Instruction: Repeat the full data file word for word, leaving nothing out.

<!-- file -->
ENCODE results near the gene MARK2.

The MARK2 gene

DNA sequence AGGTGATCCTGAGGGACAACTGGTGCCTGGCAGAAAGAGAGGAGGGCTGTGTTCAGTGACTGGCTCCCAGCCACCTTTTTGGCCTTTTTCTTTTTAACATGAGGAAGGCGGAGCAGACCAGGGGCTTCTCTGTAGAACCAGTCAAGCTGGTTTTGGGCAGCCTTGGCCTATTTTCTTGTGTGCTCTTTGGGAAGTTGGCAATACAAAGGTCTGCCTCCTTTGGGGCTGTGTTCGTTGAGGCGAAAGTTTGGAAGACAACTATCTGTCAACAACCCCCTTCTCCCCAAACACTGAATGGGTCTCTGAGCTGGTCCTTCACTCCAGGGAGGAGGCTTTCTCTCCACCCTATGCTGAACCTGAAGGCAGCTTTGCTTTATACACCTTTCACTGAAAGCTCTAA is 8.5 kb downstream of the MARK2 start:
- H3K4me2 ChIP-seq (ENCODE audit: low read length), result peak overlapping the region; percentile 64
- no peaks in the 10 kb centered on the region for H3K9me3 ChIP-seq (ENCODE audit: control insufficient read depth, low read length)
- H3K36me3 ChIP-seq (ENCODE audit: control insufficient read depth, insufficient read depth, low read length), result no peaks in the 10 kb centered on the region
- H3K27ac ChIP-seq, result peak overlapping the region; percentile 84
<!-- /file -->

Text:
ENCODE results near the gene MARK2.

The MARK2 gene

DNA sequence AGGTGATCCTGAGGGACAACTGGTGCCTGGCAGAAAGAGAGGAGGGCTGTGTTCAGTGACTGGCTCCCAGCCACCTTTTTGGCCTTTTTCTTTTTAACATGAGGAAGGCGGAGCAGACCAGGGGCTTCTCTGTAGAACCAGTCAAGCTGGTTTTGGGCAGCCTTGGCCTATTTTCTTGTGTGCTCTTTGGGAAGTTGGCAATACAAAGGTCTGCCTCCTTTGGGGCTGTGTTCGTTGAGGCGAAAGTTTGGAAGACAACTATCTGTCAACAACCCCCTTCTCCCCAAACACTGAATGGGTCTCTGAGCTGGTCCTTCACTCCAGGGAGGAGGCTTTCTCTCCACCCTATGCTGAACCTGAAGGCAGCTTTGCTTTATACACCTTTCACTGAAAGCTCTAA is 8.5 kb downstream of the MARK2 start:
- H3K4me2 ChIP-seq (ENCODE audit: low read length), result peak overlapping the region; percentile 64
- no peaks in the 10 kb centered on the region for H3K9me3 ChIP-seq (ENCODE audit: control insufficient read depth, low read length)
- H3K36me3 ChIP-seq (ENCODE audit: control insufficient read depth, insufficient read depth, low read length), result no peaks in the 10 kb centered on the region
- H3K27ac ChIP-seq, result peak overlapping the region; percentile 84